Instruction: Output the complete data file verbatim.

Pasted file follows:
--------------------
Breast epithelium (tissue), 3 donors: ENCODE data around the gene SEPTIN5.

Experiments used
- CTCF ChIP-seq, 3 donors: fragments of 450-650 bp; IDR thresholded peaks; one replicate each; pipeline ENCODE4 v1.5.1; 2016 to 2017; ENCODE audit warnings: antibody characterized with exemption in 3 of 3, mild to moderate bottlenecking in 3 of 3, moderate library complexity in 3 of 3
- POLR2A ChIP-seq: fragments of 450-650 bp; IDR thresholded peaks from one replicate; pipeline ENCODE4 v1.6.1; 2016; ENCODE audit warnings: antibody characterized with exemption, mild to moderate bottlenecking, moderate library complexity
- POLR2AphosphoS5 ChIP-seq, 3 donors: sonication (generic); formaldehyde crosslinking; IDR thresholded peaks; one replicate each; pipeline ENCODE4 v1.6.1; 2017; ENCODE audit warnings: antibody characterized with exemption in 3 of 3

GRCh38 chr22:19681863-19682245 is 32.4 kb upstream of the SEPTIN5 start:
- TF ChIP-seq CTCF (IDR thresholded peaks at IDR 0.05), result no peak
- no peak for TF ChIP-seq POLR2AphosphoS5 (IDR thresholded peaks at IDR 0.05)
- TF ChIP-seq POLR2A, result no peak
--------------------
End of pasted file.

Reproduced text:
Breast epithelium (tissue), 3 donors: ENCODE data around the gene SEPTIN5.

Experiments used
- CTCF ChIP-seq, 3 donors: fragments of 450-650 bp; IDR thresholded peaks; one replicate each; pipeline ENCODE4 v1.5.1; 2016 to 2017; ENCODE audit warnings: antibody characterized with exemption in 3 of 3, mild to moderate bottlenecking in 3 of 3, moderate library complexity in 3 of 3
- POLR2A ChIP-seq: fragments of 450-650 bp; IDR thresholded peaks from one replicate; pipeline ENCODE4 v1.6.1; 2016; ENCODE audit warnings: antibody characterized with exemption, mild to moderate bottlenecking, moderate library complexity
- POLR2AphosphoS5 ChIP-seq, 3 donors: sonication (generic); formaldehyde crosslinking; IDR thresholded peaks; one replicate each; pipeline ENCODE4 v1.6.1; 2017; ENCODE audit warnings: antibody characterized with exemption in 3 of 3

GRCh38 chr22:19681863-19682245 is 32.4 kb upstream of the SEPTIN5 start:
- TF ChIP-seq CTCF (IDR thresholded peaks at IDR 0.05), result no peak
- no peak for TF ChIP-seq POLR2AphosphoS5 (IDR thresholded peaks at IDR 0.05)
- TF ChIP-seq POLR2A, result no peak